Froome drops Giro plans: “The Tour will remain my main focus for 2015”

by Shane Stokes


Having strongly hinted that he might shift his priority from the Tour de France to the Giro d’Italia in 2015, Chris Froome has now reversed that stance and confirmed that he will once again focuss fully on the Tour next season.

The 2013 winner crashed out of this year’s race, suffering fractures to his wrist and hand. He then returned to place second overall in the Vuelta a España, but was discouraged when the Tour de France route was unveiled and shown to include very little time trial kilometres.

The race features only one individual test, the 14 kilometre opening time trial in Utrecht, the Netherlands. It also includes a team time trial of 28 kilometres between Vannes and Plumelec.

Froome would normally have expected to have gained time on many of his rivals against the clock. That said, his 2013 victory was based mainly on his performances on the climbs. He took stage wins at

“Together with the team, we’ve had to prioritise some events over others, but the Tour will remain my main focus for 2015,” he confirmed on Tuesday.

Thoughts of targeting the Giro-Tour double will have to wait for another season. “The concept of doing all three Grand Tours in a season has got appeal but having said that, I know how hard it is to do two Grand Tours while targeting the overall win,” he explained.

“At this point in my career I feel that the Tour takes priority. There may come a time at some point down the line where other races may take preference, but for 2015, it’s the Tour.”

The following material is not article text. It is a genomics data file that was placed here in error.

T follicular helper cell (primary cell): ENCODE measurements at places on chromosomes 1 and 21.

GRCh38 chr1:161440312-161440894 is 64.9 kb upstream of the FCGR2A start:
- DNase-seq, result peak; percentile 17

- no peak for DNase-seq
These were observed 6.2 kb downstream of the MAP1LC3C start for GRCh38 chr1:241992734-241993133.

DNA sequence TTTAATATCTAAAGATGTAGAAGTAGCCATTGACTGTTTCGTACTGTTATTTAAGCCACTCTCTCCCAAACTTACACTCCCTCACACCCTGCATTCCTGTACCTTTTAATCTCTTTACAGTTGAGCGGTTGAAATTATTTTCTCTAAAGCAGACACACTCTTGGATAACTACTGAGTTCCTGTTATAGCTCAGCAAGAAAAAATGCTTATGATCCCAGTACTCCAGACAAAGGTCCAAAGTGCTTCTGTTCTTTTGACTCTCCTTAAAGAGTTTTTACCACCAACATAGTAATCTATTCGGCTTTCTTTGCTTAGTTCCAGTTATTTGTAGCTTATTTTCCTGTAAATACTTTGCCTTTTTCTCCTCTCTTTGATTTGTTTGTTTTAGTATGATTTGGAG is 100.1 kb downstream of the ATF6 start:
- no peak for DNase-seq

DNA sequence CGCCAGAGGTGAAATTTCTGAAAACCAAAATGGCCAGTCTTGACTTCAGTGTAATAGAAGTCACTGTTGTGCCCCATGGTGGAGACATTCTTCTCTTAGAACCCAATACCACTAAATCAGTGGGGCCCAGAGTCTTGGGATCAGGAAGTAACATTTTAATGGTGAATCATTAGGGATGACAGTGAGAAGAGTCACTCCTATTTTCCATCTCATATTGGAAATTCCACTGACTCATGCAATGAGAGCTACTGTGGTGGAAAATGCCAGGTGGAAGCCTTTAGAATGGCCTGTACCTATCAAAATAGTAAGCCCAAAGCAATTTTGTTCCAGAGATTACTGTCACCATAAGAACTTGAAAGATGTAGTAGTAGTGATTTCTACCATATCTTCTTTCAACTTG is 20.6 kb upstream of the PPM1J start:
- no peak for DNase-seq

The news is unsurprising; while the Giro d’Italia is a major event, the Tour has a much higher profile in Britain. The team sponsor Sky will want to maximise publicity and knows that a Tour Maillot Jaune would earn considerably more attention than the final Maglia Rosa in the Giro.

Froome had previously said that he wanted to try to win multiple Tours. He said that he is taking nothing for granted about what would be a second overall victory in the race.

“There is no doubt that this Tour de France is going to be a tough test, but I enjoy the challenge and there’s no reason why I would be any worse off than any of the other contenders,” he said. “It is our responsibility as a team to adapt accordingly so that we can be as competitive as possible there.”

The dearth of time trial kilometre means that he plans to change his build-up for the race.

“It’s a climbers’ Tour next year so I’m going to have to work extra hard in the mountains and spend less time on practising time trialling,” he said. “It’s also going to be important to be as light as possible so our nutrition will play a key role. There will be new tests for me as an individual, that’s what I’m looking forward to.”

Froome is currently training in South Africa, taking advantage of the warm weather there. He has indicated that he is likely to begin his season on February 18 at the Ruta del Sol in Spain.

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